Hospitals push back on Medicare measures
by jerry on February 28, 2021
Kaiser Health News published an article about 774 hospitals penalized because of patient complications. Medicare has adopted a carrot-and-stick approach to get hospitals to perform better (e.g. fewer complications and re-admissions). Naturally, hospitals criticize Medicare's program.
In particular, some hospitals suggest that they have been penalized simply because they are more thorough in reporting infections and other complications to Medicare. If true, this means that evaluation of the hospitals relies in part on self-assessment and is vulnerable to abuse. While most hospitals may be honest, it seems likely that some will overlook what they consider minor issues. Even putting aside fraud, there is the very real possibility that different hospitals simply have different standards for what is considered a complication.
Some hospitals also complain that they have sicker patients who are more likely to be re-admitted. Assuming that Medicare already risk-adjusts for patient population, hospitals appear to be taking issue with Medicare's risk-adjustment model. It seems unlikely, however, that the entire medical industry would be satisfied with any one risk-adjustment model at this point.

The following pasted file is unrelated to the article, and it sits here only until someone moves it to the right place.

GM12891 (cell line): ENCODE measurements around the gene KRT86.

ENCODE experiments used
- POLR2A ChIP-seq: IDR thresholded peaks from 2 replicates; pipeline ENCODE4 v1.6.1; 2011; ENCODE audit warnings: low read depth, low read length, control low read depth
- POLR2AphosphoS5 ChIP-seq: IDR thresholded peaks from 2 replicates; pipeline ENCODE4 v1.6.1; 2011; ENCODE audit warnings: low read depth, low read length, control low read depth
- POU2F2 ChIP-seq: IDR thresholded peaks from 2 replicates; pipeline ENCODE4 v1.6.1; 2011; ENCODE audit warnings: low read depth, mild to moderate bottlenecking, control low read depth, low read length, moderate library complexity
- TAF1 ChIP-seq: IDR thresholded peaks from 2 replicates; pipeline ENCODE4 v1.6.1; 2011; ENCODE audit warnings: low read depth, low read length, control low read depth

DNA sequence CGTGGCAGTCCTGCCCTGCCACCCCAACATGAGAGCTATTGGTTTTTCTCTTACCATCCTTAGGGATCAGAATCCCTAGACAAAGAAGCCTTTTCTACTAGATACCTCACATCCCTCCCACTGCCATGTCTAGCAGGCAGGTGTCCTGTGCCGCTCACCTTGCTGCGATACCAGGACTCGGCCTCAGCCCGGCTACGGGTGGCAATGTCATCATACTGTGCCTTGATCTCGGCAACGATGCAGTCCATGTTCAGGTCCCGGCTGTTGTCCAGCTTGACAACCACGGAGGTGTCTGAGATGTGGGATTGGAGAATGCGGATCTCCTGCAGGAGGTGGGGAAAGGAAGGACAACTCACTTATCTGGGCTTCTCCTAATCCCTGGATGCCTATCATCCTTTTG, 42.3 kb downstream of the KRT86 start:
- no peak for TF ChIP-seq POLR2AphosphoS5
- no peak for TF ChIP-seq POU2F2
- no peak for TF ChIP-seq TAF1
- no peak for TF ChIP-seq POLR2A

Some other hospitals appear to complain about being pitted against one another ("tournament" model), where being "good" is not enough... hospitals need to be in a certain tier relative to other hospitals. Understandably, Medicare does not want hospitals to stop improving, but some hospitals seem to think that the improvements are so small now that differences in ranking are essentially meaningless and they would rather Medicare adopt fixed thresholds. Needless to say, if Medicare proposed fixed thresholds that were too stringent, hospitals would also complain.
Overall, it seems clear that there may be a variety of issues with the way that Medicare encourages hospitals to perform better. Nevertheless, Medicare does seem to be pushing the industry forward, not letting perfection be the enemy of progress.